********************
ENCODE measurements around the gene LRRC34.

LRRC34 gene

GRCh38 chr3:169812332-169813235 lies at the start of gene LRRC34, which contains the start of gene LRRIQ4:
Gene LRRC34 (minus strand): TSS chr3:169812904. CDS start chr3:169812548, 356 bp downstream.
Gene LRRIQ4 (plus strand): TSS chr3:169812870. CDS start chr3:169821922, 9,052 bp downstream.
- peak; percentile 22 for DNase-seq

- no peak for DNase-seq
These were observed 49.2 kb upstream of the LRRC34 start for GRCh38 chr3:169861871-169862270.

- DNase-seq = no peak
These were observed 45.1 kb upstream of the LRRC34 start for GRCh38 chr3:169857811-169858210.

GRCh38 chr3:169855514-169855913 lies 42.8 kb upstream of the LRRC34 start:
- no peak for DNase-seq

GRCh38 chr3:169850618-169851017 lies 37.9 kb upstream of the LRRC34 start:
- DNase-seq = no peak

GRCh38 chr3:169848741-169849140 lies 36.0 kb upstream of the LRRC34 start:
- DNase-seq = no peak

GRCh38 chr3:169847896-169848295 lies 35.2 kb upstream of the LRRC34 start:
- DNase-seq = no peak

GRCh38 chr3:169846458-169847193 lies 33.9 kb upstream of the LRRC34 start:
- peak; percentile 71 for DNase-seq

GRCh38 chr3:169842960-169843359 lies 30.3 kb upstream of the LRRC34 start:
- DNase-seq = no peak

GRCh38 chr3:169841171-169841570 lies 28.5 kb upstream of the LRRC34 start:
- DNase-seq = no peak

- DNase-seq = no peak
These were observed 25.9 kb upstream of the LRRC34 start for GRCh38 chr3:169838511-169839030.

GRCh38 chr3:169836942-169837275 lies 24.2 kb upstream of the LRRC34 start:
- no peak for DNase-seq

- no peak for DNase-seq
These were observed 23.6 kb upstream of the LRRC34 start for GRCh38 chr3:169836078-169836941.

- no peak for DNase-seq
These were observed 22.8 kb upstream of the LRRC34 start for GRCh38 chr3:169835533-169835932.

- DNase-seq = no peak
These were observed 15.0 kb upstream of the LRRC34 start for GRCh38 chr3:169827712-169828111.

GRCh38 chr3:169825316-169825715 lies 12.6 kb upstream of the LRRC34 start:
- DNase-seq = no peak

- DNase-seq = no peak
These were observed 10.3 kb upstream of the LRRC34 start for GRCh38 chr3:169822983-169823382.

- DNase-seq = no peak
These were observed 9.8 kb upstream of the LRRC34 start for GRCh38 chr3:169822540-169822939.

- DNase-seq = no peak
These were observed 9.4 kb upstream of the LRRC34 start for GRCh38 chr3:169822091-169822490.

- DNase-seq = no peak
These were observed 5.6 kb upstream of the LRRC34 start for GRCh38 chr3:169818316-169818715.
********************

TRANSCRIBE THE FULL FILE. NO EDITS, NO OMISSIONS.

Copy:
ENCODE measurements around the gene LRRC34.

LRRC34 gene

GRCh38 chr3:169812332-169813235 lies at the start of gene LRRC34, which contains the start of gene LRRIQ4:
Gene LRRC34 (minus strand): TSS chr3:169812904. CDS start chr3:169812548, 356 bp downstream.
Gene LRRIQ4 (plus strand): TSS chr3:169812870. CDS start chr3:169821922, 9,052 bp downstream.
- peak; percentile 22 for DNase-seq

- no peak for DNase-seq
These were observed 49.2 kb upstream of the LRRC34 start for GRCh38 chr3:169861871-169862270.

- DNase-seq = no peak
These were observed 45.1 kb upstream of the LRRC34 start for GRCh38 chr3:169857811-169858210.

GRCh38 chr3:169855514-169855913 lies 42.8 kb upstream of the LRRC34 start:
- no peak for DNase-seq

GRCh38 chr3:169850618-169851017 lies 37.9 kb upstream of the LRRC34 start:
- DNase-seq = no peak

GRCh38 chr3:169848741-169849140 lies 36.0 kb upstream of the LRRC34 start:
- DNase-seq = no peak

GRCh38 chr3:169847896-169848295 lies 35.2 kb upstream of the LRRC34 start:
- DNase-seq = no peak

GRCh38 chr3:169846458-169847193 lies 33.9 kb upstream of the LRRC34 start:
- peak; percentile 71 for DNase-seq

GRCh38 chr3:169842960-169843359 lies 30.3 kb upstream of the LRRC34 start:
- DNase-seq = no peak

GRCh38 chr3:169841171-169841570 lies 28.5 kb upstream of the LRRC34 start:
- DNase-seq = no peak

- DNase-seq = no peak
These were observed 25.9 kb upstream of the LRRC34 start for GRCh38 chr3:169838511-169839030.

GRCh38 chr3:169836942-169837275 lies 24.2 kb upstream of the LRRC34 start:
- no peak for DNase-seq

- no peak for DNase-seq
These were observed 23.6 kb upstream of the LRRC34 start for GRCh38 chr3:169836078-169836941.

- no peak for DNase-seq
These were observed 22.8 kb upstream of the LRRC34 start for GRCh38 chr3:169835533-169835932.

- DNase-seq = no peak
These were observed 15.0 kb upstream of the LRRC34 start for GRCh38 chr3:169827712-169828111.

GRCh38 chr3:169825316-169825715 lies 12.6 kb upstream of the LRRC34 start:
- DNase-seq = no peak

- DNase-seq = no peak
These were observed 10.3 kb upstream of the LRRC34 start for GRCh38 chr3:169822983-169823382.

- DNase-seq = no peak
These were observed 9.8 kb upstream of the LRRC34 start for GRCh38 chr3:169822540-169822939.

- DNase-seq = no peak
These were observed 9.4 kb upstream of the LRRC34 start for GRCh38 chr3:169822091-169822490.

- DNase-seq = no peak
These were observed 5.6 kb upstream of the LRRC34 start for GRCh38 chr3:169818316-169818715.